The Prophet was securely stationed on an adjoining eminence during the battle, and the American bullets having a more powerful effect upon the Indians than they had been led to anticipate, a runner was sent to him with the intelligence. He was engaged singing very piously, one of his old war songs. When told what was taking place, he said, “Go,–fight on: it will soon be as I have said;” and commenced singing again more loudly[1].

Tecumseh was absent when the battle was fought, being engaged in forwarding his designs among the Indian tribes at the South. He was disappointed and grieved with the result, regarding the battle as premature, and tending very much to thwart the purposes he had in view.

He awaited a more favorable turn in the wheel of fortune, and thought this would come with the war anticipated between England and the United States. Difficulties, growing out of the right assumed by the former, of boarding American vessels, to discover and remove any English sailors belonging to the crew, which frequently resulted in seizing American seamen and forcing them into the British navy, had now assumed so formidable an aspect, as to call forth from our government a proclamation of war against England, issued on the 19th of June, 1812.

In anticipation of this event, as well as after it, means were employed by the agents of Britain, to secure the services of the Indians during this contest. The opportunity was gladly welcomed by the Miamis, Shawnees and other Indian tribes, who had recently been severely chastised by General Harrison. The Mohawks and other Indians in Canada were also induced to take up the hatchet, and efforts were made to influence such of the Six Nations, as resided within the state of New York, to take sides with the British in this war, but they were not successful.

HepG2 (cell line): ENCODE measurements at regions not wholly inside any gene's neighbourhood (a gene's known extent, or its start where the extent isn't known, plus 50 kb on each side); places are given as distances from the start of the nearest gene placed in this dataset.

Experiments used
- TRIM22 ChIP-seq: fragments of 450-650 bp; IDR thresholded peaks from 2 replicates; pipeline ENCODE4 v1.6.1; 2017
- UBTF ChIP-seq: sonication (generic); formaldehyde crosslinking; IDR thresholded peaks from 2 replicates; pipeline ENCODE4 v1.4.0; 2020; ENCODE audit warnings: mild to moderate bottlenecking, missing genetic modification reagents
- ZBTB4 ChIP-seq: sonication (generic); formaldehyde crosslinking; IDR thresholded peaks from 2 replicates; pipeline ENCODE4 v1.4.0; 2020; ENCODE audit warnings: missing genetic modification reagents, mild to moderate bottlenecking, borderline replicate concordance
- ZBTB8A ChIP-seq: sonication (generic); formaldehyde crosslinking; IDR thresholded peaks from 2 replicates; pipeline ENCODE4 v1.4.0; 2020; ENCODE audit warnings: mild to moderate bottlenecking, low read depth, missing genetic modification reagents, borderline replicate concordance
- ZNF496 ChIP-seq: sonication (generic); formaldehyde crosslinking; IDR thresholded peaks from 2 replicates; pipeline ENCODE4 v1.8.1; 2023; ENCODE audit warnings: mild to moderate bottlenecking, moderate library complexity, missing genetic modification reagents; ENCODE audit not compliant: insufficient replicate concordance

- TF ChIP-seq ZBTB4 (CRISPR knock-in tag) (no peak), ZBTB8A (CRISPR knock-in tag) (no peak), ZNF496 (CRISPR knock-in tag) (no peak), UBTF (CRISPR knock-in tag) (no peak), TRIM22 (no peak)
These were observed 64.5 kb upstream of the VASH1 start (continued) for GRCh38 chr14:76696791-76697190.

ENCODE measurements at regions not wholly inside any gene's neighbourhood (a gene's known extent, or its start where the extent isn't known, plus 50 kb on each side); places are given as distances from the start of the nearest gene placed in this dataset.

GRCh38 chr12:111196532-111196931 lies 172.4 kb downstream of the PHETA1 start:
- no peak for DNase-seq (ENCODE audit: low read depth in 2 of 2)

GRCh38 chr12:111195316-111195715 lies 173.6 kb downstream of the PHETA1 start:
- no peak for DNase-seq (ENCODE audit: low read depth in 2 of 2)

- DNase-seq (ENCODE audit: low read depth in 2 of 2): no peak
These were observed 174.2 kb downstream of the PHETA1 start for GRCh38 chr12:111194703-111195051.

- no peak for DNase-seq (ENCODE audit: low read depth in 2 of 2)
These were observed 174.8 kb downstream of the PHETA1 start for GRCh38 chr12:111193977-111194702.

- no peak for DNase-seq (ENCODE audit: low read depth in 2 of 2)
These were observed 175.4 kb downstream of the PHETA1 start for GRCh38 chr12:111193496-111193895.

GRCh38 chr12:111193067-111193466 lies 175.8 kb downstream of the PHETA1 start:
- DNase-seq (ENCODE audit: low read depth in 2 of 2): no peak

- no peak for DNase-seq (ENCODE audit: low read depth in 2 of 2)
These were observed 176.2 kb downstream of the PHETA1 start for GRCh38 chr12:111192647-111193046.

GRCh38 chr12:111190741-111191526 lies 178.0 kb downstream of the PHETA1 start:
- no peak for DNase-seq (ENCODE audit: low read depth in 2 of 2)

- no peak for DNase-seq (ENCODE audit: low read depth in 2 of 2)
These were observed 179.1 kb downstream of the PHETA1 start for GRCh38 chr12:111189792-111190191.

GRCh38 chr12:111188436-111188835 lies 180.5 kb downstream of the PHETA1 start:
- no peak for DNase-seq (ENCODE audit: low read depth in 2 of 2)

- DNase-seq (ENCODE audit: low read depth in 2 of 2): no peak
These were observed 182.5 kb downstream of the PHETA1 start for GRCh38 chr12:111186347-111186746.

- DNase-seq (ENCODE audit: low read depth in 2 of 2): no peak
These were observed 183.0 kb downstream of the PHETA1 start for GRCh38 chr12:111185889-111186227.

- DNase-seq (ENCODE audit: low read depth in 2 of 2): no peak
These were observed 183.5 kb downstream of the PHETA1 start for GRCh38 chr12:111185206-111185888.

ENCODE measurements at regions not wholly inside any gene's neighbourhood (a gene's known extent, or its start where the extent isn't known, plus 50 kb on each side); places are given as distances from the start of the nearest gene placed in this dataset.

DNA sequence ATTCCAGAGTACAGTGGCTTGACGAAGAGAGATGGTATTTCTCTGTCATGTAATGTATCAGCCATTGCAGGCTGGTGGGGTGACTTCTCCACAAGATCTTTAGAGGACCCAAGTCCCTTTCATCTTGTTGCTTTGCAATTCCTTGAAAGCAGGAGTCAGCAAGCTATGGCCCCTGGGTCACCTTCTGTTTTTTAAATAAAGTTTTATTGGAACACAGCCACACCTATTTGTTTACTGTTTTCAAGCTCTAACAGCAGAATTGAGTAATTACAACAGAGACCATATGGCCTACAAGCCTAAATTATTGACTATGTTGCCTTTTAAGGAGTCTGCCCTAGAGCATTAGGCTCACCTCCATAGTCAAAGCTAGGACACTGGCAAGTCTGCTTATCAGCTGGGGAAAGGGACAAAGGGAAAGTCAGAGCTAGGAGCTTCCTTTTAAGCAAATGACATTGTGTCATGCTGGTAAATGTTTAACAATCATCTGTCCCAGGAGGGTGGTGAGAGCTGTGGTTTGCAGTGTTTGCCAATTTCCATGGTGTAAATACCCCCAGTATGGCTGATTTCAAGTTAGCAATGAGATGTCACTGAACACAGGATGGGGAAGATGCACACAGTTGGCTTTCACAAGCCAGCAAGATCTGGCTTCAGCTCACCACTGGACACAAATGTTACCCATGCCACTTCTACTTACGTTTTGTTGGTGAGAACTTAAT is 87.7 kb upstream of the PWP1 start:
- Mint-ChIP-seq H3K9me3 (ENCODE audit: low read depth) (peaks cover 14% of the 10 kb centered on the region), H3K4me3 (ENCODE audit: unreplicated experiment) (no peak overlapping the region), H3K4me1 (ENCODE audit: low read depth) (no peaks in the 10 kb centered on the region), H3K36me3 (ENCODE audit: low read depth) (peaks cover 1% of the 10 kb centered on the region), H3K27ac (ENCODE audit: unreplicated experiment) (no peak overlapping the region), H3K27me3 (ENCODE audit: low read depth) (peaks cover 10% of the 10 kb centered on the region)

The United States, instead of seeking among the Indians recruits for their army, advised the Senecas, and other tribes of the Iroquois within their borders, to remain neutral. A council was convened by the Indian agent, Mr. Erastus Granger, for the purpose of spreading the whole matter before them. It resulted in securing from them a pledge of neutrality. So well convinced were they of the wisdom of this course, they determined to send a deputation of their brethren to Canada, to dissuade them if possible, from taking any part in the war. It was sent, but did not accomplish the end desired; the Mohawks had fully resolved upon engaging in the contest.

It was difficult however, for the Seneca to enforce their decision upon their young braves, who were made restless by the sound of war, and were eager to engage in it; yet their sympathies were with the United States. The stirring music, martial array, noise and pomp of war, wrought so effectually on their minds, they would fain have persuaded their nation to declare war on their own account. The circulation among them of a rumor that the British had taken possession of Grand Island, a part of their own domain, led them to convene a council, which Mr. Granger was invited to attend, and after stating the case to him, Red Jacket declared the purpose of the Seneca in the following language:–

“BROTHER: You have told us, that we have nothing to do with the war, that has taken place between you and the British. But we find that the war has come to our doors. Our property is taken possession of, by the British and their Indian friends. It is necessary for us now to take up the business, defend our property, and drive the enemy from it. If we sit still upon our seats, and take no means of redress, the British according to the customs of you white people, will hold it by conquest. And should you conquer the Canadas, you will claim it on the same principle, as though you had conquered it from the British. We therefore request permission to go with our warriors, and drive off those bad people, and take possession of our lands.”

Their request was granted, and the chiefs regarding themselves as an independent nation, issued a formal declaration of war, against the provinces of Upper and Lower Canada, and summoned their warriors to protect their rights and liberties, with the Americans.

Four hundred warriors, armed and painted, and ready for the field, answered to this call, led by the brave though now aged Farmer’s Brother, who was said by Colonel Worth, to have been “the noblest Indian in form and mould, in carriage and in soul, of that generation of his race[2].”